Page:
PERFORMANCE

Sure it looks good, but how does it perform?

What you see and interact with is the beautiful design of the P30 Pro, but it’s perhaps what you can’t see, on the inside of the device that is the most important. Huawei has packed in their Kirin980 Octa-core Processor running on their 7nm architecture from TSMC, the same platform Apple’s A12 Bionic chip is built on. Given processor giant Intel isn’t even at 7nm, it’s an impressive effort. Competitor Qualcomm has announced their 7nm processor which will arrive with 5G on their Snapdragon 855 Mobile platform, later this year.

The P30 Pro leverages AI in a number of different ways, the camera modes, image stabilisation, battery management and more and to achieve that, they included not 1, but 2 dedicated NPUs. These Neural-network Processing Units are microprocessors that specialise in accelerating machine learning algorithms. Basically, they’re specifically designed for the task at hand, much like when we offload the graphics rendering to the GPU, rather than the CPU.

Speaking of that CPU, remember we mentioned it was an 8-core chip? That’s made up of 2x Cortex-A76 Based 2.6GHz, 2 x Cortex-A76 Based 1.92GHz and 4 x Cortex-A55 1.8GHz. What that translates to is a bloody fast phone. Regardless of the task, I threw at it, the phone was fast, like crazy fast. Launching the camera, snapping photos, opening games, switching between apps, it’s all just fast. One of my go-to apps for performance testing is a very practical one. Launching the game Pokemon Go which is typically a dog to open, on some phones taking up to 30 seconds. On the Huawei P30 Pro, it takes just 7.5 seconds to launch. Compare this to almost another full second on the Samsung Galaxy S10+.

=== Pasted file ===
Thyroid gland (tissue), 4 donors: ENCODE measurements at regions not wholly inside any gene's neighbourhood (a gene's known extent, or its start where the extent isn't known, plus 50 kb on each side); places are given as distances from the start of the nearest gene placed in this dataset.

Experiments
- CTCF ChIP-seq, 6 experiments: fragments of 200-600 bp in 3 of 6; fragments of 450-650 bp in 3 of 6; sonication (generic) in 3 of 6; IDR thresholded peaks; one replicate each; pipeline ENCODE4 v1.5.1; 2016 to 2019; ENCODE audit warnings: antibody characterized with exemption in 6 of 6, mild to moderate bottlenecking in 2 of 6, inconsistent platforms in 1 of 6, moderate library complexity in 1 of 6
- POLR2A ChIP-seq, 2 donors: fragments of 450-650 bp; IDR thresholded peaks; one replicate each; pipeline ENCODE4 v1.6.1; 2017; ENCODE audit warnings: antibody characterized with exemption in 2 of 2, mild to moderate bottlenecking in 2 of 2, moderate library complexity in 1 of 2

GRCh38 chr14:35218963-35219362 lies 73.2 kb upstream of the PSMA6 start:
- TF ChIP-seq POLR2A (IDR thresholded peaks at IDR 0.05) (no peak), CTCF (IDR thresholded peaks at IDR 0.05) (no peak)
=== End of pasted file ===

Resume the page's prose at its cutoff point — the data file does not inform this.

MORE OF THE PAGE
Software
The phone runs Android 9.0 Pie at its core, with only mild customisation from Huawei taking the OS to EMUI 9.1. Obviously many of us wish there was a way to run stock Android on a fantastic piece of hardware like this, however, those AI integration pieces are because Huawei has worked hard at the software layer. Personally, I love the Microsoft launcher as it gives greater customisation over the density of the application icons, but that’s the great thing about Android-based phones, you can switch out the launcher for the one you love.